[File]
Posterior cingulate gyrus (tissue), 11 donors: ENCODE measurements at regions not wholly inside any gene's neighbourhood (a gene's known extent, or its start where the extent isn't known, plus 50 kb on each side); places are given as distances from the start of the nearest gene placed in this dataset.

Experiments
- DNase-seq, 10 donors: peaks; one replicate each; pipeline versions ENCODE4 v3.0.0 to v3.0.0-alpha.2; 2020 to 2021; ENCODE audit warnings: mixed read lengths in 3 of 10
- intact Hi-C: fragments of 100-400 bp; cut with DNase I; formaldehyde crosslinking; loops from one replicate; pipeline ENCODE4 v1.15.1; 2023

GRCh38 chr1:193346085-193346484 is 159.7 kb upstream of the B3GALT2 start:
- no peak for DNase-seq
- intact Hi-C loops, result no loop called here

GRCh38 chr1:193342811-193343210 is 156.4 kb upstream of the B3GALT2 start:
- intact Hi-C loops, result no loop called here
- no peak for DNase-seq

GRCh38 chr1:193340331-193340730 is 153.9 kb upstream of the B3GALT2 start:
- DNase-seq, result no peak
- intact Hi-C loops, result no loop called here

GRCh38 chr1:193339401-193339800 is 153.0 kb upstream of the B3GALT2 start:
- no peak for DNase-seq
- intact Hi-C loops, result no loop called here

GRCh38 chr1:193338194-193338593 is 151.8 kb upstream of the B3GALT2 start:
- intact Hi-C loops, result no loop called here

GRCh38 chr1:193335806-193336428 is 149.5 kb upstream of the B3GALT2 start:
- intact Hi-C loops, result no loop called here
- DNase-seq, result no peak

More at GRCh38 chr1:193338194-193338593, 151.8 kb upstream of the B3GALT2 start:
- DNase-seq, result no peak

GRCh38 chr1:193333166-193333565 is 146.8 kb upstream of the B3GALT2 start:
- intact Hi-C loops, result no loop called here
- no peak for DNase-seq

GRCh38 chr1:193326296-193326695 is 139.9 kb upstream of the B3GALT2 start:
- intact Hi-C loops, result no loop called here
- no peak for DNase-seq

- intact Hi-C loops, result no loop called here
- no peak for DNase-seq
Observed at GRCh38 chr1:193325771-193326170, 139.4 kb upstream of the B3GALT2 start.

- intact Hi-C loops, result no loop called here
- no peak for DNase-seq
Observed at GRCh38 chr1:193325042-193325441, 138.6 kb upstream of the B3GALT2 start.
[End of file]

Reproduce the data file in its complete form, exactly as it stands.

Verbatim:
Posterior cingulate gyrus (tissue), 11 donors: ENCODE measurements at regions not wholly inside any gene's neighbourhood (a gene's known extent, or its start where the extent isn't known, plus 50 kb on each side); places are given as distances from the start of the nearest gene placed in this dataset.

Experiments
- DNase-seq, 10 donors: peaks; one replicate each; pipeline versions ENCODE4 v3.0.0 to v3.0.0-alpha.2; 2020 to 2021; ENCODE audit warnings: mixed read lengths in 3 of 10
- intact Hi-C: fragments of 100-400 bp; cut with DNase I; formaldehyde crosslinking; loops from one replicate; pipeline ENCODE4 v1.15.1; 2023

GRCh38 chr1:193346085-193346484 is 159.7 kb upstream of the B3GALT2 start:
- no peak for DNase-seq
- intact Hi-C loops, result no loop called here

GRCh38 chr1:193342811-193343210 is 156.4 kb upstream of the B3GALT2 start:
- intact Hi-C loops, result no loop called here
- no peak for DNase-seq

GRCh38 chr1:193340331-193340730 is 153.9 kb upstream of the B3GALT2 start:
- DNase-seq, result no peak
- intact Hi-C loops, result no loop called here

GRCh38 chr1:193339401-193339800 is 153.0 kb upstream of the B3GALT2 start:
- no peak for DNase-seq
- intact Hi-C loops, result no loop called here

GRCh38 chr1:193338194-193338593 is 151.8 kb upstream of the B3GALT2 start:
- intact Hi-C loops, result no loop called here

GRCh38 chr1:193335806-193336428 is 149.5 kb upstream of the B3GALT2 start:
- intact Hi-C loops, result no loop called here
- DNase-seq, result no peak

More at GRCh38 chr1:193338194-193338593, 151.8 kb upstream of the B3GALT2 start:
- DNase-seq, result no peak

GRCh38 chr1:193333166-193333565 is 146.8 kb upstream of the B3GALT2 start:
- intact Hi-C loops, result no loop called here
- no peak for DNase-seq

GRCh38 chr1:193326296-193326695 is 139.9 kb upstream of the B3GALT2 start:
- intact Hi-C loops, result no loop called here
- no peak for DNase-seq

- intact Hi-C loops, result no loop called here
- no peak for DNase-seq
Observed at GRCh38 chr1:193325771-193326170, 139.4 kb upstream of the B3GALT2 start.

- intact Hi-C loops, result no loop called here
- no peak for DNase-seq
Observed at GRCh38 chr1:193325042-193325441, 138.6 kb upstream of the B3GALT2 start.